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National Broadband Plan needs to be sorted Super Fast

Link Blog | August 1, 2018

National Broadband Plan needs to be sorted Super Fast

This column frequently discusses the importance of a good transport infrastructure for job creation and the economy as a whole, however having an effective communications infrastructure is equally, if not more important to Ireland in terms of our ability to do business at home and compete with others abroad. Think of how far communications infrastructure has come in the last decade or so and how it has impacted on the way business is done. It’s 11 years since the first iPhone was released to the market. Things are moving quickly and the ability to keep abreast of changes is very important to businesses and the country as a whole if we want to attract trade and remain competitive.

It isn’t encouraging to read that Ireland ranked behind 25 European countries in terms of broadband speeds according to a recent study by M-Lab. Further bad news emerged last week when a member of the consortium with the only bid to implement the National Broadband Plan (NBP) withdrew. While that decision may work out for the best in the long term, (value for money is hardly assured when there is just one bidder for a large infrastructure project), it raises a high level of uncertainty that the only strategy to increase broadband coverage and broadband speeds across the country will be implemented any time soon.

Although it has become integral to business, there is a dearth of broadband coverage in many areas of the country. While “broadband blackspots” in rural areas are well reported, even the big cities aren’t served properly in terms of access to high speed broadband. Dublin City and suburbs have 80% coverage while Limerick City and Suburbs have only 71% broadband coverage. So what does all of this really mean and why does it matter? In brief, it means companies don’t have an online shopfront to attract clients and can’t trade online with customers in Ireland and abroad (those Irish customers will look to sites in the UK and Europe to spend their money). It means that small businesses and farmers in rural areas may have to travel to the nearest town to lodge forms, that students may not have access to online learning resources, that foreign investment is discouraged (who wants to set up a business if you can’t be sure your e-mail will reach its destination!) and it means problems for tourists who want strong Wi-Fi speeds in their hotel. Before its full implementation was thrown into doubt last week, the NBP was due to bring high speed broadband to 540,000 houses and businesses in the country by 2020. The cost to the state would have been between €1-1.5bn. This is absolute peanuts in terms of the benefits the country will reap from increased productivity and increased opportunities to do business, so it’s imperative that immediate steps are taken to ensure the plan gets back on track.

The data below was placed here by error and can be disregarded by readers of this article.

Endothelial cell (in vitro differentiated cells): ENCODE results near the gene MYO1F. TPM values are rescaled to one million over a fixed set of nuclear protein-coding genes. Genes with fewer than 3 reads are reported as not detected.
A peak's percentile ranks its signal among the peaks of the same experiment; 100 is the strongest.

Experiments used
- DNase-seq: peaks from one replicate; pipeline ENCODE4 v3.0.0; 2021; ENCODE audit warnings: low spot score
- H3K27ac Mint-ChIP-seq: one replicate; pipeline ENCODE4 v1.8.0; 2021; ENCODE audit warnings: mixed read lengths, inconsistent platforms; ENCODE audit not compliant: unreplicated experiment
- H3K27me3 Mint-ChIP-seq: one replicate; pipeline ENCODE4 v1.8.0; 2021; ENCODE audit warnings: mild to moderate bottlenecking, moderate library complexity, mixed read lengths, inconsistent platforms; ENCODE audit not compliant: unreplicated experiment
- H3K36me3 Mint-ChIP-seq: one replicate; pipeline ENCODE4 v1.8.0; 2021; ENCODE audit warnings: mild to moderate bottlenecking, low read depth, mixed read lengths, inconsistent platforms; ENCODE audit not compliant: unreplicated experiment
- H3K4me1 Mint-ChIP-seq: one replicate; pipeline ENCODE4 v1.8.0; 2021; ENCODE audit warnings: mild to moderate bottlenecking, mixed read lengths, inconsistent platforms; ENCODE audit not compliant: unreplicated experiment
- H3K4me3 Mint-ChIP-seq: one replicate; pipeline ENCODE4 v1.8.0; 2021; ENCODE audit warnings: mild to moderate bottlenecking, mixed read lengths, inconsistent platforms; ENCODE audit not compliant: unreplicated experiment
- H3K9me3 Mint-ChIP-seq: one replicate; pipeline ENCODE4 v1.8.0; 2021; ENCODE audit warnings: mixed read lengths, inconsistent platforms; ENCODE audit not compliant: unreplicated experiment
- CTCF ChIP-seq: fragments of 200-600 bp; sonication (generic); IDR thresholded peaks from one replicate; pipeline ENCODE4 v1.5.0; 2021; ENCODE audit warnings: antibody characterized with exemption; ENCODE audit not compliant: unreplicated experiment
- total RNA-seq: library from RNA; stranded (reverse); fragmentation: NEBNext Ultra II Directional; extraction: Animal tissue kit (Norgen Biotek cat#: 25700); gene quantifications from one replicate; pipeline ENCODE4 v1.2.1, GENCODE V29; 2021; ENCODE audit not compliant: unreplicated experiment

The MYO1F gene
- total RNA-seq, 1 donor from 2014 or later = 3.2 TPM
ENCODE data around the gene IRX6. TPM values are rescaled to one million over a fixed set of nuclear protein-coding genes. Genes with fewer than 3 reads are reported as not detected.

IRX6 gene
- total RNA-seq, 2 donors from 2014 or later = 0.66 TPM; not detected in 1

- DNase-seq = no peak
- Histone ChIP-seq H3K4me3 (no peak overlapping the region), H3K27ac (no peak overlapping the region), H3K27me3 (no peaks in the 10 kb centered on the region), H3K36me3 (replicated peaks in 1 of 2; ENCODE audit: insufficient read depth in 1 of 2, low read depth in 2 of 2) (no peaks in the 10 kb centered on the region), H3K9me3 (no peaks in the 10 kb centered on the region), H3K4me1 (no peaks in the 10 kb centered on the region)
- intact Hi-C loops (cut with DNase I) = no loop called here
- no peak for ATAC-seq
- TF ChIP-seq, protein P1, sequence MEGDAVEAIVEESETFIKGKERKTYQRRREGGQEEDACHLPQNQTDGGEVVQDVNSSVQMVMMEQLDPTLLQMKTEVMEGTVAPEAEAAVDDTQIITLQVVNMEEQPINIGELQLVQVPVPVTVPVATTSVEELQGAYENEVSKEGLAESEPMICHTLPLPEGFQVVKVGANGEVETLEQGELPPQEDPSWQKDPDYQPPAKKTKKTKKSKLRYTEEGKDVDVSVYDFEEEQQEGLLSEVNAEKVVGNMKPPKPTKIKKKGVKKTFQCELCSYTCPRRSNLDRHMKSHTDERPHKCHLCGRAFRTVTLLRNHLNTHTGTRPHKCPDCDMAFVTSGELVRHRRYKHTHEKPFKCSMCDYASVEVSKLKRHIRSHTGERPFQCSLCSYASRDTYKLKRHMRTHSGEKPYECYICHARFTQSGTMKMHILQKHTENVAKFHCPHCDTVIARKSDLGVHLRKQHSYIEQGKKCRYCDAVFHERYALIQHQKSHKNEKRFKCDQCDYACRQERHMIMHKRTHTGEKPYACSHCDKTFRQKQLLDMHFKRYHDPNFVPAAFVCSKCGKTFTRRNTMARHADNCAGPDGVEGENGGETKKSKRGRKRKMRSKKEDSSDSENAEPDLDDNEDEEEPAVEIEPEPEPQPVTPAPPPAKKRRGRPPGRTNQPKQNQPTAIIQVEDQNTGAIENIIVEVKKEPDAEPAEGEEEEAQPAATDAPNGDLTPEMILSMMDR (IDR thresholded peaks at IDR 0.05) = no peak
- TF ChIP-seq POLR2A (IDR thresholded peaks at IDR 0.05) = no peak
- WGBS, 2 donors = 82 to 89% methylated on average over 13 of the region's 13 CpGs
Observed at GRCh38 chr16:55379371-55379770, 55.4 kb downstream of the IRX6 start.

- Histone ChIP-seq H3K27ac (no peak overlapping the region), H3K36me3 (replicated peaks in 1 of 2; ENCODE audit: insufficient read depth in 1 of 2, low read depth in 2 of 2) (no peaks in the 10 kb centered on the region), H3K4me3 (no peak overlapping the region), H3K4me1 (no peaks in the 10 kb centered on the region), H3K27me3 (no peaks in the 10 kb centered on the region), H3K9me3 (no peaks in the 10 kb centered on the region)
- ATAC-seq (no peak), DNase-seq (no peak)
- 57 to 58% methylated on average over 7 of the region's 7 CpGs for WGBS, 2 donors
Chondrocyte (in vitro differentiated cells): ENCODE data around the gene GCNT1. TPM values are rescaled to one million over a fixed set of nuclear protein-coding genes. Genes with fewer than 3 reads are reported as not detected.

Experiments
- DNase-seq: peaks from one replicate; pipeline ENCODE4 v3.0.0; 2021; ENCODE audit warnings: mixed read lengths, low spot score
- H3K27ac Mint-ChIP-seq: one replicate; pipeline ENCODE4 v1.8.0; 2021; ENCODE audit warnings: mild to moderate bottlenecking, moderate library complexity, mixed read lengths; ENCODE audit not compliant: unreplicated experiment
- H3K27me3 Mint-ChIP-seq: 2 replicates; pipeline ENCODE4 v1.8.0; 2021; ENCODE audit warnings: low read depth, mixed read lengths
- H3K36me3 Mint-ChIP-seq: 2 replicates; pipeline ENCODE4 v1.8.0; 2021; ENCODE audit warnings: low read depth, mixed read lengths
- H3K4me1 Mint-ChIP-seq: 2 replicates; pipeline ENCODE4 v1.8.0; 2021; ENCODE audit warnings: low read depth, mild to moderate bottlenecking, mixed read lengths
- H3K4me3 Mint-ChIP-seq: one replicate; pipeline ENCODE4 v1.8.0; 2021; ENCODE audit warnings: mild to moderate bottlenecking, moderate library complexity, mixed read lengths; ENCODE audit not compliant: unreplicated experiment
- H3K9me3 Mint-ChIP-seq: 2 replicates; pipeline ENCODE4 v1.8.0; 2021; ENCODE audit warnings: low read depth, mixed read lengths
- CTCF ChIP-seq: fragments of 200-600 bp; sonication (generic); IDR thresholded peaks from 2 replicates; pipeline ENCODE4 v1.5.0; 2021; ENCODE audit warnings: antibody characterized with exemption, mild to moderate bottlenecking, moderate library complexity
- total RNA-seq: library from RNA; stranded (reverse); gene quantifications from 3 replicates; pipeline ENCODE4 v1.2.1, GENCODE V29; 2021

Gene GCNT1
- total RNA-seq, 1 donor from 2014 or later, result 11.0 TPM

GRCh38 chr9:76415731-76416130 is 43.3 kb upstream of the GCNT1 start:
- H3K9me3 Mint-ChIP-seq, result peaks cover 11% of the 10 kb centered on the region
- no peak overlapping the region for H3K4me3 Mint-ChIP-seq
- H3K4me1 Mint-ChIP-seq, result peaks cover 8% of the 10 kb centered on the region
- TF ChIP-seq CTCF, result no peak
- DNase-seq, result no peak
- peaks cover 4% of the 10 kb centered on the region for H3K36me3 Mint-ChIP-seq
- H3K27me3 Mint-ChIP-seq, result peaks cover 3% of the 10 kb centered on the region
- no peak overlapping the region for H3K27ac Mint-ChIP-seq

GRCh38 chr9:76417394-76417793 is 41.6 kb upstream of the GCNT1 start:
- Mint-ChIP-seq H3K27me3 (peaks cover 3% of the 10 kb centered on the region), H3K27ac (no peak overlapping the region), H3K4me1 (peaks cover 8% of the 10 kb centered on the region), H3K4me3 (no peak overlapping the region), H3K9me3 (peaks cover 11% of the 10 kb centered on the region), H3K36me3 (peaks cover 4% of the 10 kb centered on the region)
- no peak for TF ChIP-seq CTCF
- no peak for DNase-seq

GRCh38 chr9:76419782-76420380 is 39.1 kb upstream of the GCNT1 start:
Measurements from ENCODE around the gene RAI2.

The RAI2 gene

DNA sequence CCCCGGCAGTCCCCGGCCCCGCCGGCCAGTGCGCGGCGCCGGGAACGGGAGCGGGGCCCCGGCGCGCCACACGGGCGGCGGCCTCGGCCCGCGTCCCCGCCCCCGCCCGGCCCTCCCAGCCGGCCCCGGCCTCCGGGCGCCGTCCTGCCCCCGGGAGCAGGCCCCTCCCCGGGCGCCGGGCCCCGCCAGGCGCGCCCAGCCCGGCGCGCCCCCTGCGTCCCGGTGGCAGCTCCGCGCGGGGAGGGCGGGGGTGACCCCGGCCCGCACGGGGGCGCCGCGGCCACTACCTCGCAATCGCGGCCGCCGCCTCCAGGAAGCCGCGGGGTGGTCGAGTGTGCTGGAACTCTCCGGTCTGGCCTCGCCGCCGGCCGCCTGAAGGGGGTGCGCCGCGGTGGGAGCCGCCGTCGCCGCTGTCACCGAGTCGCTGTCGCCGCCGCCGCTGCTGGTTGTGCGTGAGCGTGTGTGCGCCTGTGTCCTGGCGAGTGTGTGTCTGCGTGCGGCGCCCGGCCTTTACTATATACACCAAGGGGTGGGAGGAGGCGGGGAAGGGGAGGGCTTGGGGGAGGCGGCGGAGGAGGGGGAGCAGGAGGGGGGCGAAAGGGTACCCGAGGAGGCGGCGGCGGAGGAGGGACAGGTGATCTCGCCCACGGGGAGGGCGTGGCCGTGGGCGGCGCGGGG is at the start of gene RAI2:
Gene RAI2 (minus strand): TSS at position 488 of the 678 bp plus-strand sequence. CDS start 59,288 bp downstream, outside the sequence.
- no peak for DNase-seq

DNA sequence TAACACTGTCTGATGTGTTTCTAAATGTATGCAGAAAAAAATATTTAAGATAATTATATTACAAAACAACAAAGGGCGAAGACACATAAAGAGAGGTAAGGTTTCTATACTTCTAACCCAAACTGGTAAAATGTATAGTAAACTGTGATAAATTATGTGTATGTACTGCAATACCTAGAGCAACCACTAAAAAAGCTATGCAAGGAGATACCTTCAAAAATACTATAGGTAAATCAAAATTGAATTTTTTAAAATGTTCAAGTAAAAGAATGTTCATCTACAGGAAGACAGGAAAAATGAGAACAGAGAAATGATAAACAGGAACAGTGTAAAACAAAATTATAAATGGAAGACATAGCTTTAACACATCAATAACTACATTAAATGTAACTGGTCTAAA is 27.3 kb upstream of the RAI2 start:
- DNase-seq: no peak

It’s fully understandable that a small business wouldn’t want to throw money away on a website when the internet connection to its’ premises and the surrounding areas is sub par, but if the NBP is effectively implemented, then SMEs need to move fast and get connected. Today’s customers want to trade with ease and efficiency without wasting hours of their time. By increasing broadband coverage, bettering our digital infrastructure and getting Irish businesses online  we will increase trade, create jobs, attract investment, and ensure Ireland’s competitiveness into the future. Like the broadband we want, we should get it all done Super Fast.

Cormac Spencer

Senior Consultant

Link Personnel Services

01 845 6312

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